WAYNE FORD's POSTEROUS, September 5, 2010
A New Kind Of Beauty by Phillip Toledan — Wayne Ford
‘Photographs should be like unfinished sentences. There should always be space for questions,’ believes British born photographer Phillip Toledano, and there are many questions raised in his latest series, A New Kind of Beauty, which is currently on show at New York’s Klompching gallery.
Toledano’s photography is routed in social-political commentary, with his previous bodies of work including, Phonesex, a series of portraits of sex chat line operators, and the emotionally moving, and critically acclaimed Days With My Father, a visual memoir produced in the three years prior to his fathers death.
With a A New Kind of Beauty, Toledano looks at the physiognomies of those who have reconfigured their bodies by means of extensive plastic surgery, ‘I’m interested in what we define as beauty, when we choose to create it ourselves,’ he says. In these provocative, yet sensitive and highly respectful portraits — whose lighting and composition brings to mind the paintings of the great Italian master Caravaggio — Toledano’s presents' not a simple study of ‘physical augmentation,’ but a more complex observation of both the emotional and physical human state.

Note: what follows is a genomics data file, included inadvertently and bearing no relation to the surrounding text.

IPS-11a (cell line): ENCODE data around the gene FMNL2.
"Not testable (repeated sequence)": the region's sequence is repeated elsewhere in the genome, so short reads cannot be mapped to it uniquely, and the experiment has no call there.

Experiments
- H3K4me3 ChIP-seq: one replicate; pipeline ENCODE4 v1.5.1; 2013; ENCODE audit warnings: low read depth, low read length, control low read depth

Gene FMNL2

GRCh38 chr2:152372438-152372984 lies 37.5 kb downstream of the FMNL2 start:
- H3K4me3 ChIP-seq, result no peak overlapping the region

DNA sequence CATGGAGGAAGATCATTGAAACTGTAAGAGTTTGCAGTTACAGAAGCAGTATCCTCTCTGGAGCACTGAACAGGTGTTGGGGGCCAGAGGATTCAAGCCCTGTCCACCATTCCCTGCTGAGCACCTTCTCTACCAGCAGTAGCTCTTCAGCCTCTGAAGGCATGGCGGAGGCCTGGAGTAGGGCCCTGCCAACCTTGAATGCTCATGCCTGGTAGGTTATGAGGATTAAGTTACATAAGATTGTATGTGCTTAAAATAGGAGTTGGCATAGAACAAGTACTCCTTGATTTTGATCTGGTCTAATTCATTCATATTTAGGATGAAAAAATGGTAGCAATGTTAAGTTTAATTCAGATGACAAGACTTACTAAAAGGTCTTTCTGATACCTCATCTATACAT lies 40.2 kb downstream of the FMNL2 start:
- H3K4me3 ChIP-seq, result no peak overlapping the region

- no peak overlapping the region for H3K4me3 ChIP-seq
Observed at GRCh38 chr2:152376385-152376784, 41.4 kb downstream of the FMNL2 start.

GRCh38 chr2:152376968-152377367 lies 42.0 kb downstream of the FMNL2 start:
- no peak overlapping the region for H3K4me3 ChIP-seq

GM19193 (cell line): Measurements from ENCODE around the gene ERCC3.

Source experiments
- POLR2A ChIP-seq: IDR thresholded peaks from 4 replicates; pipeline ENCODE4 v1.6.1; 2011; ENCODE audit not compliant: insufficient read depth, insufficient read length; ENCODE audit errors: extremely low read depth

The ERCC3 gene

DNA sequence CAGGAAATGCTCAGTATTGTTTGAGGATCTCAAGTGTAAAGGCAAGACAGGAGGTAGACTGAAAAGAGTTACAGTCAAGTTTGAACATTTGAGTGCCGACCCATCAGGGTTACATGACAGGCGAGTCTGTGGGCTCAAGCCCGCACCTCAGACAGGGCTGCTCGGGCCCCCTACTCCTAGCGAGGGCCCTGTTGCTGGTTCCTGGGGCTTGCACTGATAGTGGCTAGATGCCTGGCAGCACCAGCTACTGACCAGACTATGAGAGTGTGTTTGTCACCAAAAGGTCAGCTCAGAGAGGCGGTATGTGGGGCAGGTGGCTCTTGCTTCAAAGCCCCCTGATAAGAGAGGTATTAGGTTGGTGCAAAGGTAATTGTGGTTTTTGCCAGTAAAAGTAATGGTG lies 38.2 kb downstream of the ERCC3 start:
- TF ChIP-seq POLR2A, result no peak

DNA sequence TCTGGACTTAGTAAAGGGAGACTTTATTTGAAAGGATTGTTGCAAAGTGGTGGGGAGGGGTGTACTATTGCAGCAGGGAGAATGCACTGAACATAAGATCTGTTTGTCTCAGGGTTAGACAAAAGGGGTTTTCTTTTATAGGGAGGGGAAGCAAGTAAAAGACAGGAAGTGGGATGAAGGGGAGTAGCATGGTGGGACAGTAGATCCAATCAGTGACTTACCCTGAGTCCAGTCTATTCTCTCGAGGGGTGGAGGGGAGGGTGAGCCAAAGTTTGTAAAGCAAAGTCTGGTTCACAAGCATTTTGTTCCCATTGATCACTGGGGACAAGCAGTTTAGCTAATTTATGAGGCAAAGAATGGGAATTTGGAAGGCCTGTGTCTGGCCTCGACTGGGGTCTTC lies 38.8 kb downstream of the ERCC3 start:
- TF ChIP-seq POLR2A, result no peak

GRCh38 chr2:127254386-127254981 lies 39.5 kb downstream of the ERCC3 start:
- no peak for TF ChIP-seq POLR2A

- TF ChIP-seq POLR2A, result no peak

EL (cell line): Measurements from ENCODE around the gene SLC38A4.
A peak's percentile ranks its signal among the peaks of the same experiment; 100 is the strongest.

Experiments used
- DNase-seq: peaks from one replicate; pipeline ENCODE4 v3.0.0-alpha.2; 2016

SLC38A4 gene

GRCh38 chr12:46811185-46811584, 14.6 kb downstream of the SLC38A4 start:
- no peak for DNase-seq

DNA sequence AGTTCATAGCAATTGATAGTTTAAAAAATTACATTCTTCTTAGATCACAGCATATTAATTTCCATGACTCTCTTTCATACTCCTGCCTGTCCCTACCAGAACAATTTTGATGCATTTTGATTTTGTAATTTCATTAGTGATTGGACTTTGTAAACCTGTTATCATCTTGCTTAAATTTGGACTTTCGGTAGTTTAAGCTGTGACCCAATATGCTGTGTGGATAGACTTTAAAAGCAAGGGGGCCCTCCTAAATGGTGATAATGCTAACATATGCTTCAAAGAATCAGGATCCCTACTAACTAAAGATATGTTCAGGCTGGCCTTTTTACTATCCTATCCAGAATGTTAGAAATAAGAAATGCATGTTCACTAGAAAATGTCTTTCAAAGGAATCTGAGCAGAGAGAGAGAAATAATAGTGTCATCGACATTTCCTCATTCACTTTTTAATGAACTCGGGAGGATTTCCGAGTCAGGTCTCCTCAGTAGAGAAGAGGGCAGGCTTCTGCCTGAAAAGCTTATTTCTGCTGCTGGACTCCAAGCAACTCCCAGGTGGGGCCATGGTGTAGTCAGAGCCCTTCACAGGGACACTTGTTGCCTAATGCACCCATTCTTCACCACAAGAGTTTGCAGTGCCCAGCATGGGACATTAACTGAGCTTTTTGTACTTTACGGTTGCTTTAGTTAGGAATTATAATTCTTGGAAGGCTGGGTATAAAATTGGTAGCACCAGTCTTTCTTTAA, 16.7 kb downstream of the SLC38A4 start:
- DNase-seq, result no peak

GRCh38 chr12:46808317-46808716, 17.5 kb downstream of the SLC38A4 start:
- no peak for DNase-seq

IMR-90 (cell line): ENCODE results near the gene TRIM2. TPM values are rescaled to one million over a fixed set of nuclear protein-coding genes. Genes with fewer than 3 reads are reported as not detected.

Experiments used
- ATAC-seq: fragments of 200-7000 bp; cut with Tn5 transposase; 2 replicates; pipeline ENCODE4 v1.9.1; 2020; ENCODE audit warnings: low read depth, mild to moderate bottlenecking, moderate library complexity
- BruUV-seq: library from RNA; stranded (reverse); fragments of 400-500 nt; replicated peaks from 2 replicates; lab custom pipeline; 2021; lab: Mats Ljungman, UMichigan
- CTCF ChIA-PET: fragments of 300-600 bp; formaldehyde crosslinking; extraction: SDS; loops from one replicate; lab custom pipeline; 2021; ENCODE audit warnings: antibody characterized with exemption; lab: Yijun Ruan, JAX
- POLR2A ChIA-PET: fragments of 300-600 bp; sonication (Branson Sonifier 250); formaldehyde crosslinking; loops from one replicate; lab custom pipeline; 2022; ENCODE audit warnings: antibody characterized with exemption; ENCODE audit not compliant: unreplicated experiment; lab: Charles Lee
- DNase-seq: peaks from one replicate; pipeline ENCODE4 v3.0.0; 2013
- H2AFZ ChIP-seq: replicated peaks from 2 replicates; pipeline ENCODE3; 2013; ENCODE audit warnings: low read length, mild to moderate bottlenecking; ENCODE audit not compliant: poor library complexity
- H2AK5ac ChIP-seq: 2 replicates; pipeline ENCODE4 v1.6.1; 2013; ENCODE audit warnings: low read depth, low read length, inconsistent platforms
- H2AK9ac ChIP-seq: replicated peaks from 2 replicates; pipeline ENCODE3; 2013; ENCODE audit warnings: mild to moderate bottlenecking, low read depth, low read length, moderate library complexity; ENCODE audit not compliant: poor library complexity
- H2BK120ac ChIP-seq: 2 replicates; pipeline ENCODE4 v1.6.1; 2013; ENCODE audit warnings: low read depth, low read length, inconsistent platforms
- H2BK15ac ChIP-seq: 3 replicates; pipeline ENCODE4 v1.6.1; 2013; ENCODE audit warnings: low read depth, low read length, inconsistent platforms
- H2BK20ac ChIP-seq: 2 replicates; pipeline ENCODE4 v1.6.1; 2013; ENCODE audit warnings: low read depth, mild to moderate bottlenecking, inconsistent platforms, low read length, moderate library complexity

In the nine portraits included in the current show — seven of which are presented as large-scale prints measuring 152.4 x 127 centimeters — we encounter the contemporary conventions of beauty, large breasts, high cheekbones, full lips and wrinkle-free skin, taken to the extreme. And here, in Toledano's portraits one wonders if we are beginning to encounter the philosophical concept of the post-human, a fluidly changing perspective that manifests itself through different identities?
A New Kind of Beauty is at the Klompching Gallery, New York until 29 October 2010.